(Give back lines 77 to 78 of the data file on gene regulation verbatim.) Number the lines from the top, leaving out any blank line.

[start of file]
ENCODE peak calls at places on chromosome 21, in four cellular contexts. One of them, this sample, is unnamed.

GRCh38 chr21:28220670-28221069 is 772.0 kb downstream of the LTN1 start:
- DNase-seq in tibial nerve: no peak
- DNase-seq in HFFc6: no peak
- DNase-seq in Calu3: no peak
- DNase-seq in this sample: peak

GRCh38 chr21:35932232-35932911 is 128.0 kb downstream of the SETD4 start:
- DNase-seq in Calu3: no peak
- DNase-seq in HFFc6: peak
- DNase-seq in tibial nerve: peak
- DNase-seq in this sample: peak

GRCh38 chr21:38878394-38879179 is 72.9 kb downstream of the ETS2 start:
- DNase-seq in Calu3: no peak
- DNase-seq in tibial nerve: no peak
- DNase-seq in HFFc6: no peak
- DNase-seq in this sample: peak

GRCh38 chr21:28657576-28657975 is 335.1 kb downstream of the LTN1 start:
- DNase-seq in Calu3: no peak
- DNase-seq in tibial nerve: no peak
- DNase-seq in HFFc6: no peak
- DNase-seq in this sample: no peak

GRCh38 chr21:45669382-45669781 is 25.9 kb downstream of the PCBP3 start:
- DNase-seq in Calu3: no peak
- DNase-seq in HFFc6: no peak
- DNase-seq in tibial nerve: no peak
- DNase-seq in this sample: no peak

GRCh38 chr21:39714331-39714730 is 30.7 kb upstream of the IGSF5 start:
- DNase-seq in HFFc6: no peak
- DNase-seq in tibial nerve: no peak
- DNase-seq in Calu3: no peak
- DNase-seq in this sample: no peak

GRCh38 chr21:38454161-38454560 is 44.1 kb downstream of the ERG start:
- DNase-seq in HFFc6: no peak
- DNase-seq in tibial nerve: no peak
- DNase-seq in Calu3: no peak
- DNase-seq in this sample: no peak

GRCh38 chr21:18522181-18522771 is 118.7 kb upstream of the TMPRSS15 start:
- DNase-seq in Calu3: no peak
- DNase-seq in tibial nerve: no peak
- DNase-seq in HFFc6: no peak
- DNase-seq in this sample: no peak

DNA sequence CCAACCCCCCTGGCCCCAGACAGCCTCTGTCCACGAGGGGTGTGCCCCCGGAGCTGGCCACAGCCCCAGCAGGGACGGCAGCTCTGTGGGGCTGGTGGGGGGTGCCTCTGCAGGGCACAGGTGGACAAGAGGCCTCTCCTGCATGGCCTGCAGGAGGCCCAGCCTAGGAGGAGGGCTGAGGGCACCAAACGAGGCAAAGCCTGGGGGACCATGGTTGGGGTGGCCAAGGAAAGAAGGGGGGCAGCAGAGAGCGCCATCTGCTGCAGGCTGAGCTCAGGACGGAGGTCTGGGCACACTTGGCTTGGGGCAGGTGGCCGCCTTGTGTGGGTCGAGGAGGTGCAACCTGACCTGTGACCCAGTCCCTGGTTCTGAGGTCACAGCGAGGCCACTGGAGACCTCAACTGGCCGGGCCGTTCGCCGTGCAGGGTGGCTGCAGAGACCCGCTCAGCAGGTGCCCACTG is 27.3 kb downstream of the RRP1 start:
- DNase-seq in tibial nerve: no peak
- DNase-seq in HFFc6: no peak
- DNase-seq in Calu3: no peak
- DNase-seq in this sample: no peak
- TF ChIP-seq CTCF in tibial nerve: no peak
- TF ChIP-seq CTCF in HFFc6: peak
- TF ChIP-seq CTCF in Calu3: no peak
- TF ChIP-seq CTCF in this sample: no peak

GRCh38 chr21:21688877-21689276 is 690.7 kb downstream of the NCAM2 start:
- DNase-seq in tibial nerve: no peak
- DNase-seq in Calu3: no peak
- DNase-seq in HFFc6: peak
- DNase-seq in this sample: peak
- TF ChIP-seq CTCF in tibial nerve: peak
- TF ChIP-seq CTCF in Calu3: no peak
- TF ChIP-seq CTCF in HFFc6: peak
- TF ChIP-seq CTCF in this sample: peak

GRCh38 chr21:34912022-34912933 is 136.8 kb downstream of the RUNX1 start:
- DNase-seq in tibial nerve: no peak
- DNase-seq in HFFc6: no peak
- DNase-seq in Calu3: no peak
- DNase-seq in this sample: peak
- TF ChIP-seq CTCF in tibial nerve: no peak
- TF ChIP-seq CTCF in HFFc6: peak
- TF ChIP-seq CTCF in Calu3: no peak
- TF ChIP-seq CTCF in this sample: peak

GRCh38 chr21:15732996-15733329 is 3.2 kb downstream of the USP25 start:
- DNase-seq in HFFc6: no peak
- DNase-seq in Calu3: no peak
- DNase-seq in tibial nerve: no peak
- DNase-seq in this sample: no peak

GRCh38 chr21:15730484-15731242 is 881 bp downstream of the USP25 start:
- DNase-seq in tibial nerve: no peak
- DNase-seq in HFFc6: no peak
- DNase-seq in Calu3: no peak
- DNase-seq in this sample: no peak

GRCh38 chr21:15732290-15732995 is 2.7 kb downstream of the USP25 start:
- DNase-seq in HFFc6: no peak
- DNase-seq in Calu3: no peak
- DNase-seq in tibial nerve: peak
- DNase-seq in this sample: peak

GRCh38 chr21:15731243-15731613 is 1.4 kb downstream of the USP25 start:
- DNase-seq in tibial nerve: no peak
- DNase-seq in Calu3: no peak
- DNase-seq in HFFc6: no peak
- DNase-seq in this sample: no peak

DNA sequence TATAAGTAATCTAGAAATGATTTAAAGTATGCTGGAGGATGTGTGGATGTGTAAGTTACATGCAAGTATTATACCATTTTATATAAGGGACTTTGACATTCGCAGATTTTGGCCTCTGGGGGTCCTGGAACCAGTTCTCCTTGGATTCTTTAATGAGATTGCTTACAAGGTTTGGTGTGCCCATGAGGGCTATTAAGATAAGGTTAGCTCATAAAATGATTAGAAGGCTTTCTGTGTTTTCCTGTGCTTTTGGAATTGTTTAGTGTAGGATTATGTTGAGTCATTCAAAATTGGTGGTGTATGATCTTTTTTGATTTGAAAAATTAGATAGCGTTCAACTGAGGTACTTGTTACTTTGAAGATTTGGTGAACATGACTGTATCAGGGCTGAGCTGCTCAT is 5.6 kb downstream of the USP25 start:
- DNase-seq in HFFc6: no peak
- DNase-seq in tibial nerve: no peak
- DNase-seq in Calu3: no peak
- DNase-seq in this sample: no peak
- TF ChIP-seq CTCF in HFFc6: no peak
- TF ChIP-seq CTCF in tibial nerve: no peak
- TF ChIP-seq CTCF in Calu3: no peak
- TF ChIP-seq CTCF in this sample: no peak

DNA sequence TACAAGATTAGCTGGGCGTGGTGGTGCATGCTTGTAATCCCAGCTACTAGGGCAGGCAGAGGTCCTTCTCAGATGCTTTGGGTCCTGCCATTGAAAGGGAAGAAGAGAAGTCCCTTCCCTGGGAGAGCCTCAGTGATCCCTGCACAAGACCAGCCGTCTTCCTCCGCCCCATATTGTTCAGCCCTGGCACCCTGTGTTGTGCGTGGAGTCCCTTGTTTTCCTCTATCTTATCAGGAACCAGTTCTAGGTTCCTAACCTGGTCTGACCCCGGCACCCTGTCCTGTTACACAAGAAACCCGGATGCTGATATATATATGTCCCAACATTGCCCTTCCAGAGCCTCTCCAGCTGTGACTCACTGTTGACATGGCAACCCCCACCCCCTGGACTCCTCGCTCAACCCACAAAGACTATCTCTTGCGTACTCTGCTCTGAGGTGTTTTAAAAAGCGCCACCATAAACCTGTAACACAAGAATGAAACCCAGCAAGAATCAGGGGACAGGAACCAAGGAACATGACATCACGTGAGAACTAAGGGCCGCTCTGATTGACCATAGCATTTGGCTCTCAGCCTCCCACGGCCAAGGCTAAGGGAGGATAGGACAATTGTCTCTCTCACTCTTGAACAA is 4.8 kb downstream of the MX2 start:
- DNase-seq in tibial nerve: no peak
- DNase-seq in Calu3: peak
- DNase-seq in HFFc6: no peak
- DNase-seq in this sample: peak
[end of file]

- DNase-seq in Calu3: no peak
- DNase-seq in this sample: no peak